SJA: The Man Who Never Was

This was obviously never designed to be a series finale, and so naturally it’s not going to be as epic or climactic as you’d ideally want the last ever episode to be. It was fortunate that this supposedly mid-season story was chosen for an in-the-flesh appearance by Luke, with his meeting and bonding with his new little sister providing a full stop to that storyline, even if it was only originally intended to be a semi-colon. It’s also nice that someone other than Sarah Jane was in both the first and last episodes; people have come and gone over the years, but the show has always been, at its heart, the story of a mother and her son.

It’s only a shame that Rani’s mum wasn’t in this one, just so that Constable Habib could be reunited with Constable Goody. James Dreyfus was the main baddy in a story that did its originally intended purpose – a run-of-the-mill but entertaining mid-series romp – very well indeed. There was also a hologram who was basically Steve Jobs, right down to the assessment of his products as being “bog standard, they just look cool”.

While by no means a complicated plot, it did have a couple of nice little twists. You think it’s about someone trying to take over the world with evil technology, but it’s in fact just about someone trying to make money by selling the world shit technology. And the reveal that the hologram is being puppeteered by bumbling little aliens is brilliant – it’s even more like The Numbskulls than the Teselecter was.

Other than those guys, my highlight was a very rude joke for a kids’ show, when Clyde says he’s never been so relieved to see a full stop after receiving the message “grab Harrison’s pen”. Another theme of the episode that works serendipitously well for a finale is the shipping of “Clani”. Unlike Luke and Sky becoming friends, their story doesn’t remotely feel like its reached its conclusion yet, but it’s not hard to extrapolate what their future holds, even if Clyde and Ellie from the last story would have been my OTP.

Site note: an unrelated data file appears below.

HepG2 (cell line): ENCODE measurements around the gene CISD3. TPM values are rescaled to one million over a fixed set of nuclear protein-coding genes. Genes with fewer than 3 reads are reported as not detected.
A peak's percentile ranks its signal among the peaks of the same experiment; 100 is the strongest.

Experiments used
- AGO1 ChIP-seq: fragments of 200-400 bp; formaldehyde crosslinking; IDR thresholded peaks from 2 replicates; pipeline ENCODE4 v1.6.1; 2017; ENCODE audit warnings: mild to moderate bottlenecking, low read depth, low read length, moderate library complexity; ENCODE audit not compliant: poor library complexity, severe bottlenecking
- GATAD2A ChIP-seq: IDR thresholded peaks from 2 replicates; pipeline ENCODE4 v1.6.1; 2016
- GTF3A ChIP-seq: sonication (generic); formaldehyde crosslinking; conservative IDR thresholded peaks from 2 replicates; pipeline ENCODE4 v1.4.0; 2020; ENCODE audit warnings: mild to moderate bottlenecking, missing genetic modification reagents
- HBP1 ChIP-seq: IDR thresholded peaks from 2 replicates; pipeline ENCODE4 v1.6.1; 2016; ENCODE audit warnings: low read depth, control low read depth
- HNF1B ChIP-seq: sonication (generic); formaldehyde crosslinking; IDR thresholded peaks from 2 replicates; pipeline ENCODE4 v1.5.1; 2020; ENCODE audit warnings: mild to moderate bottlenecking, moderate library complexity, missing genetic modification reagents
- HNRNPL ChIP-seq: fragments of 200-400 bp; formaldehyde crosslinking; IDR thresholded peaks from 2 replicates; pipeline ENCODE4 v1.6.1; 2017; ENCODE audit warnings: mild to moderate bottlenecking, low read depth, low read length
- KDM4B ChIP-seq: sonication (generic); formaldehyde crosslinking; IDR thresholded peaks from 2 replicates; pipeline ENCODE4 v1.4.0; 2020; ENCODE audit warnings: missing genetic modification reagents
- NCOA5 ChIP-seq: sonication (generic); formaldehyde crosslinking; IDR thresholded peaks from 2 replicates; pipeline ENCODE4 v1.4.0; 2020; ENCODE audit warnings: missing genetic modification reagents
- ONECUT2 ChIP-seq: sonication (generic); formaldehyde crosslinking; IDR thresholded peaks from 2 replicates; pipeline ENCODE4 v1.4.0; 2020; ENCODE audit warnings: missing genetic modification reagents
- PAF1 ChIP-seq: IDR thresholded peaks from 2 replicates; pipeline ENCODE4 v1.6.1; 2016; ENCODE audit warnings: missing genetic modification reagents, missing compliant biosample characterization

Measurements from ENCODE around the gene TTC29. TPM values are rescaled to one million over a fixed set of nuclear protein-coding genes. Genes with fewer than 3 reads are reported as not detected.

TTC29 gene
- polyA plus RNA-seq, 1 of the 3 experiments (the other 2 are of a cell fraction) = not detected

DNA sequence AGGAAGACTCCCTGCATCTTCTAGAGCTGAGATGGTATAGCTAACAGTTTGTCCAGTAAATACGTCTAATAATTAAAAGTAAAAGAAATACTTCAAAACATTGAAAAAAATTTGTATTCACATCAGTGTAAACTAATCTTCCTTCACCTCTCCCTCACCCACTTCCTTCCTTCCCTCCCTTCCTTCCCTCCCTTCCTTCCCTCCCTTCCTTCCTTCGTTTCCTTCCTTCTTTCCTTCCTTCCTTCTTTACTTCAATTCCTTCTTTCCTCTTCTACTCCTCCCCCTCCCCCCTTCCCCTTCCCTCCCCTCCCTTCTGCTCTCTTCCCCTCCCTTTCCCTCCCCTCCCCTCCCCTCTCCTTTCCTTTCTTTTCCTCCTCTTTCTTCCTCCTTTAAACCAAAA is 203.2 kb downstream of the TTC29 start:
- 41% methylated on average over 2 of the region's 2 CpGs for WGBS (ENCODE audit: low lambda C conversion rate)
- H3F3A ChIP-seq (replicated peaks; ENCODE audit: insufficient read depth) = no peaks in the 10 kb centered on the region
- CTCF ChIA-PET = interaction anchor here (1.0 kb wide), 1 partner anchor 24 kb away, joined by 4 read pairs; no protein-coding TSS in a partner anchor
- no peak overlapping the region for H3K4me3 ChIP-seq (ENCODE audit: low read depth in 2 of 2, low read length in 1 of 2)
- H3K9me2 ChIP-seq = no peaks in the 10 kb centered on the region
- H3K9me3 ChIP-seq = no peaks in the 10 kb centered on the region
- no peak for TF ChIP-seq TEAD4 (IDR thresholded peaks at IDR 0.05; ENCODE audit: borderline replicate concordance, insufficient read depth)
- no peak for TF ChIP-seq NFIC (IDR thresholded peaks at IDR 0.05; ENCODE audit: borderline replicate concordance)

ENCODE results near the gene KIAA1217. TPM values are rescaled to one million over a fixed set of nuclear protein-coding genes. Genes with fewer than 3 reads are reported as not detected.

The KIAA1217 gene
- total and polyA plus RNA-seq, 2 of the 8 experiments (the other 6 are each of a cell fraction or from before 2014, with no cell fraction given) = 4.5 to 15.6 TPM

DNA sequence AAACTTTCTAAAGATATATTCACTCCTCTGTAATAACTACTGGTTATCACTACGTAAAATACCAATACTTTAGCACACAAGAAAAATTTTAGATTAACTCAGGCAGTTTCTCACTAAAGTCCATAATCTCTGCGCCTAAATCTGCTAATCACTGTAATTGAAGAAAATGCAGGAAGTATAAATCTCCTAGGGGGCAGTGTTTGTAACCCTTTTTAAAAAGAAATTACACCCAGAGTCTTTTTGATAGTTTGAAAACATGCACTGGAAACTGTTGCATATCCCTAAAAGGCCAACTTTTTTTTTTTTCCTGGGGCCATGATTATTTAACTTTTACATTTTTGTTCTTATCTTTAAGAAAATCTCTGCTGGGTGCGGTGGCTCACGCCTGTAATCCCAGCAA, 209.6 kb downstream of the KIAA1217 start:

It was a good story, but it was always leading to the sad inevitability of it coming to an end, taking the show with it. There were shades of Survival in the requirement of a voice-over to add a sense of finality, and no matter how clearly cobbled together than voice-over was, it really tugs at the heartstrings, as does the montage of clips from right across Sarah Jane’s 21st Century adventures. Inevitably, I cried, for the loss of Sarah Jane, for the loss of the show, but mostly – almost entirely – for the loss of Elisabeth Sladen, a woman who I never met but I somehow felt I knew.

The final caption allowed me a brief smile through the tears. “And the story goes on… forever”. Sarah Jane will never die. She’s still out there, saving the world and making it a better place in the process. It’s just that we won’t be able to witness it any more. I’m just so grateful that Russell decided she was the one to bring back in Series 2, and that he saw the potential for this wonderful spin-off. One of Doctor Who‘s greatest ever companions got a second lease of life, and Elisabeth Sladen took the opportunity to show us even more of what she could do. The Sarah Jane Adventures is a very special, very precious thing. But for now…

Goodbye, Sarah Jane Smith.

RATING: 8

SERIES AVERAGE RATING: 8

  • SJA series watched: 5 of 5
  • SJA stories watched: 27 of 27
  • Individual SJA episodes watched: 53 of 53
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One thought on “SJA: The Man Who Never Was

  1. Just been reading and enjoying your series of reviews. Have you ever had the chance to read the third DWM special edition on the SJA? It goes into the plans for the rest of series five in some detail – one of the three remaining stories was due to get Alexander Armstrong in for a “Mr Smith becomes human” turn, and the idea for the final seems to have been to bring back pretty much everyone, with Sky turning out to be a creation of the Trickster.

    I do think it’s sad we never got this, but when I think this I just have to remember how amazing all the stuff we *did* get from this show was.

    Like

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